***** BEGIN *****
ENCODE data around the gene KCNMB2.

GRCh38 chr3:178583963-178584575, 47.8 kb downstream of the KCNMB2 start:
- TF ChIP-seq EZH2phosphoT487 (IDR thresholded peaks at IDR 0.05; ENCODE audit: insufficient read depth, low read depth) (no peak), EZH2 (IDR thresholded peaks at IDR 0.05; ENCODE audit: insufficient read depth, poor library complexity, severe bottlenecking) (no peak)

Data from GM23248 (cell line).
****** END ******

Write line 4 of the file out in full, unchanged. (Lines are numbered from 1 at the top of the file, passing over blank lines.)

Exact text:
Data from GM23248 (cell line).